What puts customers off by Ann Elliott

A few weeks ago I had breakfast with a great operator who runs the most superb group of pubs and bars- one I have always wanted to work with. He knows us well. I was talking about how we help operators ‘get bums on seats’ and how we work with our clients to drive covers. He stopped me in my tracks when he said ‘I don’t actually think that’s where you add the most value. What you’re really good at is telling operators how, and where, they stop covers. We don’t always see that – we are often just too engrossed in our own business to look around us and see our operation from our customer’s perspective. That’s what you should talk about. That’s what you should do’
So I took the opportunity last week to talk to some customers about the sorts of things that operators do that really really irritate them, stop them staying in a pub, recommending it or coming back.
Here is what they said they disliked about pubs and what they said stopped them buying more than one drink or meant they wouldn’t come back for another meal.
1. Bringing back of house, front of house. They really thought there was nothing much worse than hearing the team chatting about their own personal lives and ignoring customers standing at a bar who just wanted to be served. No one really wanted to hear the bar staff talking about who they got off’ with last night (to put it nicely). Disney talk about ‘off stage’ and ‘’on stage. In so many pubs, the staff seem to have lost the idea of any sort of distinction between the two
2. They really disliked going into a pub and having that feeling that they were walking into a group of people who belonged to a special club that they were just not part of- and weren’t about to be asked to join
3. They really didn’t like walking across the proverbial sticky floor (they still are out there), leaning across the bar and then finding out they couldn’t lift their arm as it was stuck to the surface (yes they exaggerated to prove a point)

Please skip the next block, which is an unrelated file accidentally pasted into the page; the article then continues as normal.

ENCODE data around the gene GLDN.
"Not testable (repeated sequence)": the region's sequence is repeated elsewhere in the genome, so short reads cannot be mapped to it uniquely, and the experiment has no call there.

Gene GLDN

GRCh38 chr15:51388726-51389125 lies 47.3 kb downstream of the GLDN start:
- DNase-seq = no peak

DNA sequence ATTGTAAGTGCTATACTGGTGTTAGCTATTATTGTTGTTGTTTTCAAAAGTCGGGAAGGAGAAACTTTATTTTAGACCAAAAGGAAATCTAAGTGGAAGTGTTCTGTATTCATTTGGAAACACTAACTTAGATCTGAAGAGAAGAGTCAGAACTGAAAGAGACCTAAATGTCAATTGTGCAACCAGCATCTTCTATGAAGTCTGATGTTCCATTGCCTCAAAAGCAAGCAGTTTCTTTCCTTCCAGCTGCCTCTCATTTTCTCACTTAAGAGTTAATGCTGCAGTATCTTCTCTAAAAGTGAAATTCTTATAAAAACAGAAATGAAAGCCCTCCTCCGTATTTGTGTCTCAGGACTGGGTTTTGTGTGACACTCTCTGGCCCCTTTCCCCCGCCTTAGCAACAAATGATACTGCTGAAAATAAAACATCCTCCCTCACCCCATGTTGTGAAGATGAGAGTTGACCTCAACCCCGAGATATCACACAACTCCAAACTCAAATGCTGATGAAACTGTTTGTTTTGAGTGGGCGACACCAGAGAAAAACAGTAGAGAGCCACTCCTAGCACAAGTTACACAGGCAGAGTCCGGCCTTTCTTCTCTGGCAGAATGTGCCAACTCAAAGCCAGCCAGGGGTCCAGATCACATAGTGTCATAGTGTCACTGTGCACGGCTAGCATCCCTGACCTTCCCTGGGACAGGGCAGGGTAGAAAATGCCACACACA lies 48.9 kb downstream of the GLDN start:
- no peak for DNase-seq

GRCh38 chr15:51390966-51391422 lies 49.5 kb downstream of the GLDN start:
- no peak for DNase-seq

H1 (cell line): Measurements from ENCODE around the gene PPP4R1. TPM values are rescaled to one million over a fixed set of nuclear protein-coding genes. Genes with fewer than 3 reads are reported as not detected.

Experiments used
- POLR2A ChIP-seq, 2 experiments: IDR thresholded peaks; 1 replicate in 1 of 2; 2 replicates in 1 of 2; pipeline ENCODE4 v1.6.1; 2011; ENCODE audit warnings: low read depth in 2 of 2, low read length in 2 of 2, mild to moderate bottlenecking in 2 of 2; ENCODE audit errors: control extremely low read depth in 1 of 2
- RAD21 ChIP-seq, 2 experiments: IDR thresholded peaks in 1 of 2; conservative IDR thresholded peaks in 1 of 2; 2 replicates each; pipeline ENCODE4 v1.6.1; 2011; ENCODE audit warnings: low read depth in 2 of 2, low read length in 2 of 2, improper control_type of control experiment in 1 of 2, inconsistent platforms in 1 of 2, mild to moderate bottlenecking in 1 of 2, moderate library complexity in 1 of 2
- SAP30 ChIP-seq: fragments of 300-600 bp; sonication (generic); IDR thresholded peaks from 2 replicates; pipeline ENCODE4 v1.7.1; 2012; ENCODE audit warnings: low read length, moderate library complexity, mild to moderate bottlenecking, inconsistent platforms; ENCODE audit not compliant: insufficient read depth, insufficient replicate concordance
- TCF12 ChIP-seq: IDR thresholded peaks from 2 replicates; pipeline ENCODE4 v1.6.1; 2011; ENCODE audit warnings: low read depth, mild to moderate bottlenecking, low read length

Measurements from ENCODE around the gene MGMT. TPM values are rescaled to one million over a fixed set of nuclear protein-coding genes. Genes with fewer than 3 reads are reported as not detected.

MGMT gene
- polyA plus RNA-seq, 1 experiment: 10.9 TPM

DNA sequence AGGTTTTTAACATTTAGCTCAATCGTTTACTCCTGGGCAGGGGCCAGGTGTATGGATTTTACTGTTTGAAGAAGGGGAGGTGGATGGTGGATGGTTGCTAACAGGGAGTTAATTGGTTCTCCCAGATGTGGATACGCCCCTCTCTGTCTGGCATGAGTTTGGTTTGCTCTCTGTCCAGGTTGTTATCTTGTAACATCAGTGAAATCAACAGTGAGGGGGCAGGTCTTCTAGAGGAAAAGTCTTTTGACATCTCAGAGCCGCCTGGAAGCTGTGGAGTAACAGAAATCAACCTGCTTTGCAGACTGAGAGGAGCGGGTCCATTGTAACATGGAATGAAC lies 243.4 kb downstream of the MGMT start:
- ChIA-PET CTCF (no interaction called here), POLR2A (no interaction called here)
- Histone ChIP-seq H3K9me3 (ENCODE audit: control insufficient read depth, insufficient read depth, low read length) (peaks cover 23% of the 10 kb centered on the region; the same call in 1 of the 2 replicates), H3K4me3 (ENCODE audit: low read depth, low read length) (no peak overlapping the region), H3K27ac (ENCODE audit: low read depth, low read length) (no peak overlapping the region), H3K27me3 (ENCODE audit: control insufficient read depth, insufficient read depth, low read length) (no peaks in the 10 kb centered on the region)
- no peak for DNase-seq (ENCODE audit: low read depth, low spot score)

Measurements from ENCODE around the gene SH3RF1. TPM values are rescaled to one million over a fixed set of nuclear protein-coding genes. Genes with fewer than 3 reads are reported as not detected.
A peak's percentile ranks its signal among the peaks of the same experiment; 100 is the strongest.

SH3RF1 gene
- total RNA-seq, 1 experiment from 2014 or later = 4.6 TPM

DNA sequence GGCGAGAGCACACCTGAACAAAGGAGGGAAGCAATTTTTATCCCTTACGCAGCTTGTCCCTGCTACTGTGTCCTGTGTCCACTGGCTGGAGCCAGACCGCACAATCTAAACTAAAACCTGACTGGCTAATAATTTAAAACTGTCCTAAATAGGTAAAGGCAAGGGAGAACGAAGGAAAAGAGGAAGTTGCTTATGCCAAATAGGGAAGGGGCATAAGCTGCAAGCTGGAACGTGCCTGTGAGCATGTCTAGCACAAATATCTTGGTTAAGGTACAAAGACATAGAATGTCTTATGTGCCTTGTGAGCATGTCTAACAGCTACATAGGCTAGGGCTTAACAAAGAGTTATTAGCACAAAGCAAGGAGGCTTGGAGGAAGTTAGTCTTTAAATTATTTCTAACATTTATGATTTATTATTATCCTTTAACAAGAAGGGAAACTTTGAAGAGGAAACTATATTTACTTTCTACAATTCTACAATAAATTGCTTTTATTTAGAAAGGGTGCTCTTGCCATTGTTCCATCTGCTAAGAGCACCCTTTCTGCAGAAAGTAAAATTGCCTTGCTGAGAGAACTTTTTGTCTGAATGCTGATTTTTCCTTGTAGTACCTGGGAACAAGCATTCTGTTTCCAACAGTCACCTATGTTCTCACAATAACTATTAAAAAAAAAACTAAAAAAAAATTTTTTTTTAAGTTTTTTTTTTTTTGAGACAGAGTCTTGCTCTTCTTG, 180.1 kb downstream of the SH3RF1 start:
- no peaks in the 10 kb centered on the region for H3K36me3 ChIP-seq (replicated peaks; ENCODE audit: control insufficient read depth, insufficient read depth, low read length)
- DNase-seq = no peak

4. They talked about asking for a beer (as in ‘ What’s your best?’ ) and the bar man / woman having absolutely no idea what ‘their best’ looked like – looking at them as if they had asked them about the theory of relativity. Or they asked for a gin and tonic and that’s all they got – no ice and no lemon – oh and no hospitality
5. They wanted something to eat but the menu was typed and photocopied which they thought meant that the menu had been the same since Xmas (and it was now September). They really didn’t like only having a limited menu choice on the specials .. and not because they were special
6. The couldn’t believe it when the person behind the bar sloped up to them and then just took their glass without asking them if they wanted another drink. Why take their glass?!!
7. They dared to risk ordering some food (‘can’t go wrong with fish and chips) which they had to pay for without being asked if they wanted to run a tab. Then waiting the half an hour before being served one meal with the rest of them arriving with the dessert
8. They didn’t dare talk about the toilets but they still sometimes smell
9. And lastly they hated it when no one smiled. Please, they begged, don’t work in a pub if you don’t want to smile
I imagine that will do for now but it gave me food for thought.
Ann Elliott is chief executive of Elliott Marketing and PR
Kind permission of Propel Newsletter
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